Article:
Photo at right of female V. carolinianus, courtesy of and Copyright 1999 R. David Gaban.

Distribution: Southern Appalachian Mountains and foothills of the Southeastern United States. Alabama, Georgia, Kentucky, North Carolina, South Carolina, Tennessee, Virginia.
Note: Old Texas records of Vaejovis carolinianus and Vaejovis mexicanus are referable to Pseudouroctonus reddelli.

Vaejovis chisos Sissom, 1990
Distribution: Texas: Chisos Mountains, Big Bend National Park, Brewster County.
Note: Only three specimens known, even though several return trips to the known localities produced no additional specimens. Adult male unknown.

Vaejovis jonesi Stahnke, 1940
Distribution: Colorado Plateau/Monument Valley in mountains and desert. Northern Arizona (type locality is Flagstaff) and southern Utah (specific localities unpublished). Possibly western New Mexico and southwestern Colorado.

* Vaejovis lapidicola Stahnke 1940
Distribution: Arizona: * Coconino County, Flagstaff and vicinity (additional records unpublished; Bigelow).

* Vaejovis paysonensis Soleglad, 1973
Distribution: Pine forests along the Mogollon Rim in Arizona west and southwest of Showlow. Type locality is along the * Mogollon Rim near Payson, Gila County.

Vaejovis vorhiesi Stahnke, 1940
Photo of preserved female compared to dime for size.
Distribution: Arizona: Santa Cruz and Cochise counties, in Huachuca and Santa Rita mountains.

Additional undescribed species occur in the forested mountains of * Arizona and * New Mexico.

nitidulus group

* Vaejovis intermedius Borelli, 1912
Photo at right of female V. intermedius, courtesy of and Copyright 1999 Jan Ove Rein.

Distribution: Rocky areas, mountains, canyons, and rocky roadcuts in the Chihuahuan Desert Region of Trans-Pecos Texas to Dinamita (type locality), Durango, Mexico (type locality): Texas: * Terrell, * Brewster, Crockett, * Presidio, * Val Verde counties. Also in Mexico: * Chihuahua, Durango.
One of my all-time favorite species! Very quick, large, and apt to sting!

spicatus group

These little vaejovids have fat hands, are yellowish, and have a large subaculear spine on the telson.

Vaejovis mumai Sissom, 1993
Distribution: Arizona: Gold Road and Parker (type locality is “P” Mountain), Mohave County.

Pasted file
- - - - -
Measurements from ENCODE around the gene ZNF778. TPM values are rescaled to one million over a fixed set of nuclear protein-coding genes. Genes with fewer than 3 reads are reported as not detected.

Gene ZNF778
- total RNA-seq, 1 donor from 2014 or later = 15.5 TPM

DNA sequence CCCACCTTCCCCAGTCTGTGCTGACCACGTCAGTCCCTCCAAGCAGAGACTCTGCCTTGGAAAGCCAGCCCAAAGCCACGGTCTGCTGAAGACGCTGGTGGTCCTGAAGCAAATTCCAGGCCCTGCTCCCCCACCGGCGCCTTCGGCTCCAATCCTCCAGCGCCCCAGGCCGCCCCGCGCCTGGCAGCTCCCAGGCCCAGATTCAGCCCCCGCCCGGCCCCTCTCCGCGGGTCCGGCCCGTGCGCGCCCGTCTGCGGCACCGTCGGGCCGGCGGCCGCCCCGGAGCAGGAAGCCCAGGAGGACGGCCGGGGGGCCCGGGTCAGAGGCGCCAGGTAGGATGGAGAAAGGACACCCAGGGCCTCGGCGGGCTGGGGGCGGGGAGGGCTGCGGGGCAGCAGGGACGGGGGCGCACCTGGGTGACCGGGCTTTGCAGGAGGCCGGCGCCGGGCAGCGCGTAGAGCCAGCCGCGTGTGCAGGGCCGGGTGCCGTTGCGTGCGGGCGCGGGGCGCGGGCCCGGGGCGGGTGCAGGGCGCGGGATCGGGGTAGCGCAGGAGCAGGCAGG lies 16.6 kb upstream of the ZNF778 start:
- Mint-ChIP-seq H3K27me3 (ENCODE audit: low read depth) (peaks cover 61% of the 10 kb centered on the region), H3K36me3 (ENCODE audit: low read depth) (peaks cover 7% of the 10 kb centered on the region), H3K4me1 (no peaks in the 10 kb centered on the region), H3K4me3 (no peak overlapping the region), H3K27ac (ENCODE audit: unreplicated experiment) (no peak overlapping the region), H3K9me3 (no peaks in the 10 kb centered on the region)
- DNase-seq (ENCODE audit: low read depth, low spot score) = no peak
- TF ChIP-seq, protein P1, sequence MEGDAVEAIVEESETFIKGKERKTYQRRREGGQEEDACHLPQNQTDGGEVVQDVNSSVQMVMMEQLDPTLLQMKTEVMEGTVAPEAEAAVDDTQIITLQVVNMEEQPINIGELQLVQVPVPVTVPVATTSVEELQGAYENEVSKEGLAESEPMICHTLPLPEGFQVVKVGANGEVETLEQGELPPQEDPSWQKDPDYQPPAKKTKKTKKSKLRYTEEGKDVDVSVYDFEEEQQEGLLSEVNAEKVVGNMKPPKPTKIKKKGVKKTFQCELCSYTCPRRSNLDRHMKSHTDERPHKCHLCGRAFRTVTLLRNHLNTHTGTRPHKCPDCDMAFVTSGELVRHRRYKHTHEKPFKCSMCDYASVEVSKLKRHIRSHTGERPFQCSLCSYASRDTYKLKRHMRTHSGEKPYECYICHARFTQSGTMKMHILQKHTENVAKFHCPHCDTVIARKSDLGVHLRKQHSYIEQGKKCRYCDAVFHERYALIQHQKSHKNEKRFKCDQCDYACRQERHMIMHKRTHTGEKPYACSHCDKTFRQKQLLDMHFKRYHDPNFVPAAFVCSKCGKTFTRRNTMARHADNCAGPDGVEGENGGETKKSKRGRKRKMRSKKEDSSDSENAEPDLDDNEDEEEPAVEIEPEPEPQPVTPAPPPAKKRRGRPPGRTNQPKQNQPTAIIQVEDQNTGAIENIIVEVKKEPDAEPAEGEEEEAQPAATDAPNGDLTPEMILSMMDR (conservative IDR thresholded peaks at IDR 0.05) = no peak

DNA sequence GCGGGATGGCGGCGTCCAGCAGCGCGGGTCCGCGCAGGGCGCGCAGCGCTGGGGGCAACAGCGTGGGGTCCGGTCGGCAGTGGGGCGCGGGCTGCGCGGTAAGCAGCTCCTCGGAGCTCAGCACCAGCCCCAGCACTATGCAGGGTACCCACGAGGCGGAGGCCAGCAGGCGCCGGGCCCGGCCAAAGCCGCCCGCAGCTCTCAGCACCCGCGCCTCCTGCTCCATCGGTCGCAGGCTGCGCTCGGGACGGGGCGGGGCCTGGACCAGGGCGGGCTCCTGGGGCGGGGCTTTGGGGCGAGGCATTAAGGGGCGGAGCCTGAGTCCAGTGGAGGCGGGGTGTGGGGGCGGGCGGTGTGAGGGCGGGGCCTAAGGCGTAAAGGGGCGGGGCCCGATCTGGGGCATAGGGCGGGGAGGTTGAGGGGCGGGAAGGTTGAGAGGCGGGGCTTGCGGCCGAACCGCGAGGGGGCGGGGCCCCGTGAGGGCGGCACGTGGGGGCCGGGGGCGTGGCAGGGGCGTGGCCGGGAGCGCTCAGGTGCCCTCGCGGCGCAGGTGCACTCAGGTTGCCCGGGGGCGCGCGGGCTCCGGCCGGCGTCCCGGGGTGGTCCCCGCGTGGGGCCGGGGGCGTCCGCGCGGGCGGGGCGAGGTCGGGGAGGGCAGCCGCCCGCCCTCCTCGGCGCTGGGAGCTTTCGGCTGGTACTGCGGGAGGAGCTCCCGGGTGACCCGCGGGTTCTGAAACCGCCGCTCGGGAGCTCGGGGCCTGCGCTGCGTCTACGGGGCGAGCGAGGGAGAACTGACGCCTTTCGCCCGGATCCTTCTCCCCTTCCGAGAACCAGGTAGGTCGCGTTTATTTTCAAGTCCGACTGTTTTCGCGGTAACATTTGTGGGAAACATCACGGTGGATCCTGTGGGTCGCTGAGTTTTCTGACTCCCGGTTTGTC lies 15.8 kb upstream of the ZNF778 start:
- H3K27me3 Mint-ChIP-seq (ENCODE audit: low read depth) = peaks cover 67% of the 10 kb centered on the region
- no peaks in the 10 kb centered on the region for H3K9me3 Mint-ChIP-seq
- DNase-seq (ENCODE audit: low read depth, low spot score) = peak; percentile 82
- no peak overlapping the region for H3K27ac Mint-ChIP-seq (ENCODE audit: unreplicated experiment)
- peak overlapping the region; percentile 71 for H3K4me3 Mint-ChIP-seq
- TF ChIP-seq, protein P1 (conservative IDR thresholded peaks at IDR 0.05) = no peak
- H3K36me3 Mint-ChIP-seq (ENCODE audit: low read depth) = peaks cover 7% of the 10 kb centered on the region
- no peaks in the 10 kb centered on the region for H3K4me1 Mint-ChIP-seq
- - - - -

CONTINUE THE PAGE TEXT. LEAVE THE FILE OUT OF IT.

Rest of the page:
Note: Presumably very rare on rocky slopes.

Vaejovis spicatus Haradon, 1974
Distribution: California: Berdoo Canyon, Little San Bernardino Mountains (type locality), and Pleasant Valley, Joshua Tree National Monument, Riverside County.
Note: Presumably very rare on rocky slopes.

punctipalpi group

These species do not have "spines" on the metasoma (tail) segments, making the metasoma (only) similar in appearance to Centruroides, Paruroctonus, and Smeringurus.

* Vaejovis crassimanus Pocock, 1898
Preserved adult male V. crassimanus from Big Bend Ranch State Park, TX. Photo (c) 2001 Kari J. McWest.
Distribution: Creosote/desert scrub communities in the Chihuahuan Desert. Arizona: near Portal, Cochise County. * New Mexico: Chihuahuan Desert (specific localities unpublished; Sissom). * Texas: Chihuahuan Desert counties of western Texas, extending along the * Rio Grande south to near Zapata. Also in Mexico (unpublished localities).
Note: Not known from San Diego, Texas, the type locality (as with Vaejovis bilineatus, San Diego may be only the mailing origin and not a collecting locality: V. bilineatus is not known from Texas, but is found southwest of Texas in Mexico).

* Vaejovis hirsuticauda Banks, 1910
Distribution: Wide-ranging and common in the western US deserts into Baja California. Arizona (western border with Utah and Nevada), southern California (type, “San Bernardino County”), and southern Nevada (possibly widespread) and * Utah (possibly widespread). Baja California, Mexico. Photo of preserved female from Kofa Mtns, Yuma County, Arizona (Joe Bigelow), copyright 2001 Kari J McWest.
Photo of living female courtesy of and Copyright Graeme Lowe.

* Vaejovis russelli Williams, 1971
Distribution: Widespread, but not very common, in the northern Chihuahuan Desert and associated mountains and grasslands. Arizona: eastern Cochise County (type * Portal). * New Mexico: widespread (specific localities unpublished: Sissom). * Texas: Culberson, Jeff Davis, and Brewster counties north and west into the * Panhandle (Jackman, 1997). Doubtless occurs in Chihuahua, Mexico.Photo of adult female from Randall County, Texas, copyright 2001 Kari J McWest.
Photo of living male (note massive hands) by Mein;
Photo of living female, posterior view, showing lack of stripes and darkened fifth segment (as in Vaejovis crassimanus, which can be found together in parts of their distributions), specimen courtesy W.D. Sissom.

Vaejovis species
Note: A punctipalpi group species has recently been found near Tucson, Arizona. Its identity is still being investigated by Joe Bigelow and David Sissom.

Paruroctonus/Smeringurus Checklist
Non-Vaejovis Vaejovidae Checklist
Non-Vaejovidae Checklist